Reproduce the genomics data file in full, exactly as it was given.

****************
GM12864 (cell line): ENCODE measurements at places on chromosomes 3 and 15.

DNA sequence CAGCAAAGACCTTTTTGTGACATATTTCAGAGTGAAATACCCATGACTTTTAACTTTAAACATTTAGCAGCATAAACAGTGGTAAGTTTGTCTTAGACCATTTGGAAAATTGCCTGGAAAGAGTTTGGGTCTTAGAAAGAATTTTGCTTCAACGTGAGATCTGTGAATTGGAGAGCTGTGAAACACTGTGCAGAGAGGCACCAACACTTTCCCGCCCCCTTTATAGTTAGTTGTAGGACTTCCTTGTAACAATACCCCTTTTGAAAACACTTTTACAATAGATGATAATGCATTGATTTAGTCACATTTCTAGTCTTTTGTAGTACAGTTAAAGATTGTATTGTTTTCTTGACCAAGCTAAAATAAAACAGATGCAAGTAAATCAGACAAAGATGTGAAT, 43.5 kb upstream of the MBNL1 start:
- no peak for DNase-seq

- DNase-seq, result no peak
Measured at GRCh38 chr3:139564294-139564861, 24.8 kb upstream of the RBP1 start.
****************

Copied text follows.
GM12864 (cell line): ENCODE measurements at places on chromosomes 3 and 15.

DNA sequence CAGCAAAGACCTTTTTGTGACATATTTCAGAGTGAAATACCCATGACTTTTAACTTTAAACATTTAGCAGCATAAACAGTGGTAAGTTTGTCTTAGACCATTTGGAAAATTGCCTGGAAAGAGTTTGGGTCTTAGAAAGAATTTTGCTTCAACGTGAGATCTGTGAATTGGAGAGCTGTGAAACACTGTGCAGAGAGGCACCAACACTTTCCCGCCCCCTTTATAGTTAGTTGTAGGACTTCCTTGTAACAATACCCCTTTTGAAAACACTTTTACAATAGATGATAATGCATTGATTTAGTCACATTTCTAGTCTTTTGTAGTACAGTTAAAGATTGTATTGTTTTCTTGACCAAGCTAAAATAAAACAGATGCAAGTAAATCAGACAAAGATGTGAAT, 43.5 kb upstream of the MBNL1 start:
- no peak for DNase-seq

- DNase-seq, result no peak
Measured at GRCh38 chr3:139564294-139564861, 24.8 kb upstream of the RBP1 start.